Personal Finance: Happy returns for Peps investors.
There's excellent news for those of you who have built up savings in the individual savings account forerunner - the personal equity plan.
These tax-exempt schemes are subject to rule changes for the financial year 2001-2. In effect, Peps have now been brought up to date with ISAs.
This means there will no longer be a distinction between general and single company Peps, and investors can merge the two elements if they wish.
Introduced by Chancellor Nigel Lawson in the 1980s and refined by his successor John Major, Peps have carried one fundamental flaw.
Pep packages have stated that 75 per cent of investment capital must purchase stocks in the UK and Europe.
However, from April 6, Peps will follow identical qualifying regulations as ISAs.
Therefore, Pep holders will possess the same freedom as ISA investors, being eligible to buy shares on stock exchanges anywhere in the world.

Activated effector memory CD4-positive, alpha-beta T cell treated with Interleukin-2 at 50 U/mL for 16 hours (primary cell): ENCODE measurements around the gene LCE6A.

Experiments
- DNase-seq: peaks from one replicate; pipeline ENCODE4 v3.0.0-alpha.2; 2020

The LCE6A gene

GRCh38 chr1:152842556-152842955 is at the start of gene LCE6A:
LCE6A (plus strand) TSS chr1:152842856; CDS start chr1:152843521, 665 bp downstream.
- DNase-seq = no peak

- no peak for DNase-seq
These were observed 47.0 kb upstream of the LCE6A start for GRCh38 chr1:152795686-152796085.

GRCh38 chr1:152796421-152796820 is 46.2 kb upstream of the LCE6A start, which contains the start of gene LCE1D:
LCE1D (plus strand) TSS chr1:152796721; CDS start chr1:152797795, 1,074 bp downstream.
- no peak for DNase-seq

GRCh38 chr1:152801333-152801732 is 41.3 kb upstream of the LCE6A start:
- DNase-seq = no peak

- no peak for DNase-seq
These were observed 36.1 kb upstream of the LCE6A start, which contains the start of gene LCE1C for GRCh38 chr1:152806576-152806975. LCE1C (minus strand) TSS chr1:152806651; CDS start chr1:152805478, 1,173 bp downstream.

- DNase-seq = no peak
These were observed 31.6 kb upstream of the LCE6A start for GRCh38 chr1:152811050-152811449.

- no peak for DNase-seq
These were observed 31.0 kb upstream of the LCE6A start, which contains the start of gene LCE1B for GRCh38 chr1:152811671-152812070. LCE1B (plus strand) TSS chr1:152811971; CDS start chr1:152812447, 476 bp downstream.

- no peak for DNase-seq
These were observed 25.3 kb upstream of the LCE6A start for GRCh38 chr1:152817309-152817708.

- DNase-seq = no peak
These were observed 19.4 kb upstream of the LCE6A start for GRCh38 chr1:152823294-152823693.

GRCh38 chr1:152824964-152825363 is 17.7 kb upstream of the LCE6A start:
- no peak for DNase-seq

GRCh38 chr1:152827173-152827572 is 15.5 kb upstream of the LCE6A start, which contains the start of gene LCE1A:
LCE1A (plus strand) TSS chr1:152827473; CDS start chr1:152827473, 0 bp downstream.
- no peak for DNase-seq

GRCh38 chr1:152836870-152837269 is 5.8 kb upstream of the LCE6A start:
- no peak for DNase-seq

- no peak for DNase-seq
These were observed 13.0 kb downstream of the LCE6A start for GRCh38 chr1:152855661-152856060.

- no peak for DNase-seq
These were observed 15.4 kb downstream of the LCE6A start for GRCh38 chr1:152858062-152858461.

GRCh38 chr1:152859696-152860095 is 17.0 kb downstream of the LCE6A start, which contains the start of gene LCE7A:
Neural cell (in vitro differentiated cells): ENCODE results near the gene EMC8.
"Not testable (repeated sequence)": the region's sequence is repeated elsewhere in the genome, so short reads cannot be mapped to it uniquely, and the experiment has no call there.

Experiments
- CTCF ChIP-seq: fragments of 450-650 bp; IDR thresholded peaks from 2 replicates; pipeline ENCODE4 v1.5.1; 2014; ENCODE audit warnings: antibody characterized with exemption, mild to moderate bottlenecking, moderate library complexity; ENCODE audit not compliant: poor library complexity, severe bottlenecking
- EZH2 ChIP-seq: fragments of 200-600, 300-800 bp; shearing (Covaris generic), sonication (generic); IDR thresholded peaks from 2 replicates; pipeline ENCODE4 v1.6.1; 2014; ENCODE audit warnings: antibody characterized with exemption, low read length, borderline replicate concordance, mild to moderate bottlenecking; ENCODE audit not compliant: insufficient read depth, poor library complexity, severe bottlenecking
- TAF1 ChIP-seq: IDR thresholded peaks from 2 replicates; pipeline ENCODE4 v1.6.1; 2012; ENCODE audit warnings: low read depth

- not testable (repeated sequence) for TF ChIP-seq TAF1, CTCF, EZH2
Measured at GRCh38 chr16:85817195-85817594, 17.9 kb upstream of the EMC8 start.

This new framework provides the opportunity to sink cash into the US, the world's biggest market.
People will also have access to a wider range of investment funds, corporate bonds and gilts.
Apart from being able to spread risks on a global basis, it will be permissible to transfer part of a Pep to another Pep manager, and not just a whole Pep, as applies at present.
Furthermore, people should realise that they will no longer be required to make a written request to their Pep manager to withdraw funds. In future, they can choose between telephone, fax or Internet.
The restructuring of the Pep system may prove an ideal time to reassess the value and prospects of Pep holdings.
Indeed, if your funds have been underperforming for at least the past two years, then you may well wish to seek new pastures for your hard-earned money.
In order to gain maximum benefit for your Pep portfolio it may also be prudent to procure valuable advice from an independent financial consultant before the proposed changes take place.